Wishlist 2005: More Manga for Adults

Categorized in:

or my most uses of “but? ever

Don’t get me wrong: I’m thrilled about the explosion of manga across the North American comics scene in the past few years. I mean, other than the most-dyed-in-the-moldy-wool superhero partisan, who isn’t?

Manga has brought a diversity of genres, an influx of readers, a variety of styles, and a market clout that comics haven’t had in this country in decades (it strikes me that maybe the pre-code 1940s and 1950s were similar, but it’s hard for me to say). And that’s great. More genres is great. More kids reading comics – finally! – is great. Romance comics, sports comics, action, spy, fantasy, horror, sci fi comics. It’s terrific.


And you must have seen that coming. But! Where are the comics for adults?

There will be over 1,000 manga titles published in English in 2005. That’s super. But most of those titles are going to be targeted at teenagers and pre-teens. Also, great., but as an adult, I’d like something deeper, meatier, more, well, adult.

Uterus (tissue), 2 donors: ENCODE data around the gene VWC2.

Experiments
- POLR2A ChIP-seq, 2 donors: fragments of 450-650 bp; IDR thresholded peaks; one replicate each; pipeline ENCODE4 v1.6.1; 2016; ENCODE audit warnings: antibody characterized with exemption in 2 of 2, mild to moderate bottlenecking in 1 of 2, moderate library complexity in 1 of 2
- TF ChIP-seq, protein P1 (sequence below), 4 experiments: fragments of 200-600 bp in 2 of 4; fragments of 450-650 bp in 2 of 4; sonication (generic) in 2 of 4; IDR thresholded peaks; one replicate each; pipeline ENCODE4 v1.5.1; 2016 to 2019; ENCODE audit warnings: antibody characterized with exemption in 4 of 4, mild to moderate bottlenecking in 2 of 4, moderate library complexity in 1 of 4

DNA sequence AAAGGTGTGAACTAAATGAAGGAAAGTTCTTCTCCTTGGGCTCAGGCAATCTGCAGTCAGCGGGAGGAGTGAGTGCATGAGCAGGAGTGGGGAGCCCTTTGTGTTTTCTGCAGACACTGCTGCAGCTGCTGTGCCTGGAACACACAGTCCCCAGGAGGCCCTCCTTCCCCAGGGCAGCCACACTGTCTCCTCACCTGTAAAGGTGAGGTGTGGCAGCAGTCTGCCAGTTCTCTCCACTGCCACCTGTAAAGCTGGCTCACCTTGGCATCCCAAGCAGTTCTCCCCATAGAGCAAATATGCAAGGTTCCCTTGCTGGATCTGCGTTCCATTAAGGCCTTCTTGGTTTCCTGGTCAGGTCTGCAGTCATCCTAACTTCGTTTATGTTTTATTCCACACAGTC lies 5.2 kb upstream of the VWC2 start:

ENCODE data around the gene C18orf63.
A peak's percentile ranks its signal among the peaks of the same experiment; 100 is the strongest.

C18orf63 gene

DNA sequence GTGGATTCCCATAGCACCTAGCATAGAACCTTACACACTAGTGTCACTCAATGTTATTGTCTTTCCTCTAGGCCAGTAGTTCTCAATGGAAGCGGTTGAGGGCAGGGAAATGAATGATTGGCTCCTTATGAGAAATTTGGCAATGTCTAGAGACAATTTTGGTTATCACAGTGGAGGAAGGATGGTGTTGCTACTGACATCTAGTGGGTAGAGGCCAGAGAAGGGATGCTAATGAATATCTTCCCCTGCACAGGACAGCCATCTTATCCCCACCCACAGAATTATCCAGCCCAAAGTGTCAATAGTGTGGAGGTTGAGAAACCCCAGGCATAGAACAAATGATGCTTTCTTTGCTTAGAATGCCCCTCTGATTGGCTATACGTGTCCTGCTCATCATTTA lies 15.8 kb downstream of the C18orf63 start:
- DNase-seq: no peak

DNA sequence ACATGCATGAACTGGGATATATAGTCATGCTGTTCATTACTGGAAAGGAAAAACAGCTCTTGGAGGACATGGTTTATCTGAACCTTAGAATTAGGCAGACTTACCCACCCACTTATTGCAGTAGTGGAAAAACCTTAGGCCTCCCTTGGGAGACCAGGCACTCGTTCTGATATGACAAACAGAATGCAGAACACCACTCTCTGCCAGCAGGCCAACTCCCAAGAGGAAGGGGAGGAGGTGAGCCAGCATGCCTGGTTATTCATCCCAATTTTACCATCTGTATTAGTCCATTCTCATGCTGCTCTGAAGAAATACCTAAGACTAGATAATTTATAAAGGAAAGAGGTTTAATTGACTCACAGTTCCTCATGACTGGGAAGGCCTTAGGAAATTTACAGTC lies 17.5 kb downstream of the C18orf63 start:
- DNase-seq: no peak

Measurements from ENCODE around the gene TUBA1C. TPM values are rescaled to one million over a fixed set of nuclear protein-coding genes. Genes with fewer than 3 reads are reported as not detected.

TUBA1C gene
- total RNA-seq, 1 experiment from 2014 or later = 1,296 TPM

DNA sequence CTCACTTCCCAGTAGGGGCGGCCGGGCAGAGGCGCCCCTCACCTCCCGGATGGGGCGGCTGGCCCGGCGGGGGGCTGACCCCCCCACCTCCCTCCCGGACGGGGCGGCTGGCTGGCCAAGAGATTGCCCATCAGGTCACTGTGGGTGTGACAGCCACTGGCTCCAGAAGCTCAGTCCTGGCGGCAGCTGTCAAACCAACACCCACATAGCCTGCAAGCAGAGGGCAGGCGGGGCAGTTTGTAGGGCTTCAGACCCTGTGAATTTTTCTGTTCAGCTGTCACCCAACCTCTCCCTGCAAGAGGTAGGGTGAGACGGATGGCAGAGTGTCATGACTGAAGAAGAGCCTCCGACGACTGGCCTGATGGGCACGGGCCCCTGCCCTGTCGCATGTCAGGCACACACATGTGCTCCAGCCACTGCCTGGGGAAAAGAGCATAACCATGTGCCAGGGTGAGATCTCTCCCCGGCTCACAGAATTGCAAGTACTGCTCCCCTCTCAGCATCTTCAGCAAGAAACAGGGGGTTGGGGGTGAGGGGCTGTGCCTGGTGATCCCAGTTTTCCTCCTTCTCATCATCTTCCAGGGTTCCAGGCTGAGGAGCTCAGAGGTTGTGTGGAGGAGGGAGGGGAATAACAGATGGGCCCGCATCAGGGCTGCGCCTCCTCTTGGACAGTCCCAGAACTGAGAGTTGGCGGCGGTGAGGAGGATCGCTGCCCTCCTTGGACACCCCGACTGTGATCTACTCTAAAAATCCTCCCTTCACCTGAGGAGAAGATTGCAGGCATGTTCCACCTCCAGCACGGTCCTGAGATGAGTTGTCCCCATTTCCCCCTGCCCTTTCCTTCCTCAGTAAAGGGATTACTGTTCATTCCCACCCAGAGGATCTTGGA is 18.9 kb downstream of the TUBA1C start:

The romance and sci fi and fantasy series that burn up the Bookscan charts month-to-month are terrific and good for kids. But I’m starting to worry that the manga boom is leaving us adults out. Since the teen market has responded so overwhelmingly to manga, it only makes sense that publishers would continue to target it. But adults read comics, too. And we have more money to spend.

Certainly there are some mature (in the sense of grown-up, not in the “code word for boobies and swearing? sense) manga out there – the work of Suehiro Maruo, Kaiji?Kawaguchi’s presidential procedural thriller Eagle, Junji Ito’s Uzumaki, among others.

Still, these are the isolated works, the titles released one for every dozen teenage titans.

And even as a 27-year-old man who is deeply secure in his abiding fondness for Gilmore Girls, I want more adult works.

I know they’re out there in Japan, in Korea, in Indonesia. The manga industry (and its various local offshoots) is a juggernaut, bringing in millions of readers for huge, phone book-sized weekly magazines. Some of these publications are bound to target adults.

So, while I am thrilled by the manga boom, I’d like to be served a little bit better by it. I want more serious works about adults and adult life. I want comics that don’t have to limit their palettes to things that can be shown or said or done in the average PG-13 movie.

Be it horror, literary fiction, science fiction, crime, drama, romance, whatever, for 2005, I want more manga for adults.

Comments are closed here.